Anne’s Animals


Arctic Fox (Vulpes lagopus, also Alopex lagopus):

They’re called tiriqaniaq in Inuktitut, the language of the Inuit.

Also known as white fox, polar fox, and snow fox, Arctic foxes are native to polar regions in North America, Greenland, Iceland, and Eurasia. They’re canids, so they’re related to dogs, wolves, coyotes, jackals, African wild dogs, and dingoes.

Most have long white fur in the winter, although some are a grayish-blue color. They have short dark fur in the summer. They were an important part of the Inuit economy between the 1920s and the 1970s. The Inuit used the white winter skins to trade for goods at trading posts.

About the size of a large house cat, they’re a maximum of 12 inches tall at the shoulder and weigh between 6.5 and 17 pounds. They have relatively short legs, muzzles, and ears and the thickest fur of any mammal, all attributes that conserve heat.

The lagopus in their name means “rabbit footed.” It refers to the fact that the bottoms of their paws are covered with fur as a protection from cold. They’re not bothered by temperatures of -50 degrees Fahrenheit or colder.

They’re opportunistic feeders. They’ll eat almost anything they can get in their mouths, but their favorite food is a small rodent called a lemming. They also eat voles, hares, ringed seal pups, fish, birds, carrion, berries, seaweed, insects, and other small invertebrates.

Red foxes, golden eagles, snowy owls, wolverines, wolves, grizzly bears, and humans prey on them. In spite of their demanding and dangerous lives, though, populations are stable, so they’re not considered endangered.

They normally live three to six years. The vixen can reproduce before she’s a year old. Litters average about five kits, but litters of 20 or more kits are not unknown.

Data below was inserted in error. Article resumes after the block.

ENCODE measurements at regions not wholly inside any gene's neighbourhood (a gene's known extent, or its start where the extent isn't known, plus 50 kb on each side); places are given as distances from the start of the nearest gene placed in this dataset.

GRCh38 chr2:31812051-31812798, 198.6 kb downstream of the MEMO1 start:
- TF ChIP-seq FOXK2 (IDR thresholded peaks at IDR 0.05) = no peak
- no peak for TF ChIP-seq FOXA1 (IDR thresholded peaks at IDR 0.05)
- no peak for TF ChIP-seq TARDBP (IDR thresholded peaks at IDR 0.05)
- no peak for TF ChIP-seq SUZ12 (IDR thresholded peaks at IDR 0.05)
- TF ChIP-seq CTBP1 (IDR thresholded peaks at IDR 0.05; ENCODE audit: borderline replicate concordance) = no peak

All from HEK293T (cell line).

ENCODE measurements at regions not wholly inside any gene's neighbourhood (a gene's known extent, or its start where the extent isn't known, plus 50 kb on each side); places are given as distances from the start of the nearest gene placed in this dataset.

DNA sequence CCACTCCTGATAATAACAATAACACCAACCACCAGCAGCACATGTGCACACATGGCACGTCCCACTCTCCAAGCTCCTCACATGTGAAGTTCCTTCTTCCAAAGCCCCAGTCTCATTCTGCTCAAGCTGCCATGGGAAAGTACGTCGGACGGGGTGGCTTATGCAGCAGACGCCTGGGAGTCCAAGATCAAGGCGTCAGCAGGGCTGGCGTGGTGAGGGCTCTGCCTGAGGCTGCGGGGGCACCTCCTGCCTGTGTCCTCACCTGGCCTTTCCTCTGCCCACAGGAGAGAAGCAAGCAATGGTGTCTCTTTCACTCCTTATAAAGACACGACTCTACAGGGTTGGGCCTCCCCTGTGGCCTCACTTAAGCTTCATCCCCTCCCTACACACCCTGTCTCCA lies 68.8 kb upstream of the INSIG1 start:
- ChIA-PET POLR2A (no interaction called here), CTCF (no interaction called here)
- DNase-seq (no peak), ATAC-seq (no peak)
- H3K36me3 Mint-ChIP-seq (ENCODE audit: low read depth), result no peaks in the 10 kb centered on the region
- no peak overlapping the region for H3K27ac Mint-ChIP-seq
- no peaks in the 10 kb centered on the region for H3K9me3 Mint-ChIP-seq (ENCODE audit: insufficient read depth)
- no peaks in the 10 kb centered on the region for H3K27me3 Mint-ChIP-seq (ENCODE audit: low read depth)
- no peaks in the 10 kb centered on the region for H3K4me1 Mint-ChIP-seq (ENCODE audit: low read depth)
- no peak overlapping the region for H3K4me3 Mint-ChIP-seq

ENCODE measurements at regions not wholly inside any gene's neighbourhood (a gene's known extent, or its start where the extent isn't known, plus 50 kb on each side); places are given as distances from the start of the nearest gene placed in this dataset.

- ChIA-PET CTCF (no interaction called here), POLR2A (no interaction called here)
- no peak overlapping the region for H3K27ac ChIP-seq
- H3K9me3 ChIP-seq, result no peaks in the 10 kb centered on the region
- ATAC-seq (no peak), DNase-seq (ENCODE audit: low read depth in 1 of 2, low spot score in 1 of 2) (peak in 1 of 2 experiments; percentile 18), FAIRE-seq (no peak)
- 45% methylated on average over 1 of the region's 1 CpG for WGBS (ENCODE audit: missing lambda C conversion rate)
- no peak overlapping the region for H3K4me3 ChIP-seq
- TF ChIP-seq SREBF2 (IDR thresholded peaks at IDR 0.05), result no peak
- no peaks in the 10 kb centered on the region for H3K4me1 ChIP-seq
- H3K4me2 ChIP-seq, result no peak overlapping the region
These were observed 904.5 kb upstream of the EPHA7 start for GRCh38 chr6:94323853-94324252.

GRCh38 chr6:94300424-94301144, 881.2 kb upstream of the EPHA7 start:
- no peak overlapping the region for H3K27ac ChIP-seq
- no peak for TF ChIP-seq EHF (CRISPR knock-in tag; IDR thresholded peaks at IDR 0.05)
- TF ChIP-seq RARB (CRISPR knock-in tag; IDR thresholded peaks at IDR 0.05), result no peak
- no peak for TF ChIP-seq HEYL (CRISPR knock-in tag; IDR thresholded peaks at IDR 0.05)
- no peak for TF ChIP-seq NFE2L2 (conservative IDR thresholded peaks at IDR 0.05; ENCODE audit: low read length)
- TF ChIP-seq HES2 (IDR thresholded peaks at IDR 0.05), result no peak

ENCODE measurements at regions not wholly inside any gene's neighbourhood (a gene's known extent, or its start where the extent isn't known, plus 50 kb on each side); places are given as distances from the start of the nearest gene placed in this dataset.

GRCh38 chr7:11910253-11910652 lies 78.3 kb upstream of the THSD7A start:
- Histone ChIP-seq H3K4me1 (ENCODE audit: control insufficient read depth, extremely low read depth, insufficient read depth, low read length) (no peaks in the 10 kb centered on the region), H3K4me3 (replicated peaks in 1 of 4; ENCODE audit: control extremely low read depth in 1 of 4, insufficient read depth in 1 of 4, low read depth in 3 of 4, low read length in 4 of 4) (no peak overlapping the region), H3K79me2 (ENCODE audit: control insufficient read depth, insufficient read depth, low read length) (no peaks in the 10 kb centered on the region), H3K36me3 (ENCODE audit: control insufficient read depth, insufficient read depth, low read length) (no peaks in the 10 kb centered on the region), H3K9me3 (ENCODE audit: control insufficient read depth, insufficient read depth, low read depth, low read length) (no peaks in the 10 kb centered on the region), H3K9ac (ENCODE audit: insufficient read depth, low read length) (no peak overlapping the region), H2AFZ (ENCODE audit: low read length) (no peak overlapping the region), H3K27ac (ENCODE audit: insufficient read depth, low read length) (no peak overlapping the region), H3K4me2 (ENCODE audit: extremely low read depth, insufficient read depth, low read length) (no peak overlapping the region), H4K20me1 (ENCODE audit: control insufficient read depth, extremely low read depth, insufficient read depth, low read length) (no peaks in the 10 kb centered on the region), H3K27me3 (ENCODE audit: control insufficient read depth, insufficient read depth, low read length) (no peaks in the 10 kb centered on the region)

Caribou (Rangifer tarandus):

Caribou, tuktu in the Inuit language Inuktituk, live in the far north in North America, Greenland, Iceland, and Eurasia in arctic and subarctic areas. In the 19th century, they lived as far south as Washington, Idaho, and New England. Approximately a million caribou currently live in Canada and another million in Alaska. About a dozen can still be found in Idaho, but they are severely endangered.

Caribou were central to the Inuit economy, and are still important. Their meat was used as food for humans and dogs, their skins for clothing, and their bones and antlers for raw material for tool making.

The wild caribou of the Ungava peninsula, the Leaf River Herd, are forest caribou/migratory woodland caribou. They number about 332,000, and are the only caribou herd in North America not threatened with extinction. They can migrate as much as 3,000 miles a year, the longest migration for any terrestrial animal.

Calves are born in May or June at the end of the northern migration. By the time they’re a day old, they can run faster than the fastest human.

Domestic caribou, called reindeer, are economically important in Eurasia. Wild or domestic, caribou are related to cattle, goats, bison, antelope, camels, and llamas, and like those animals, they chew their cuds.

They eat lichens (especially reindeer moss), willow and birch leaves, sedges, and grasses. When food stressed, they’ve sometimes even been observed eating lemmings, Arctic char, and birds’ eggs. In turn, they are preyed upon by humans, wolves, wolverines, lynx, bears, and golden eagles.

Adults grow to between 33 to 59 inches at the shoulder, and both bulls and cows grow antlers. Large bulls can have antlers measuring as long as three feet.


Northern Collared Lemming (Dicrostonyx groenlandicus)

Photo from Alaska Department of Fish and Game

In Inuktitut lemmings are known as kilangmiutak—one-who-falls-from-the-sky
Dicrostonyx is the only genus in Rodentia in which individuals have completely white coats in the winter season. They also develop unique double digging claws on the front toes to break through ice and snow.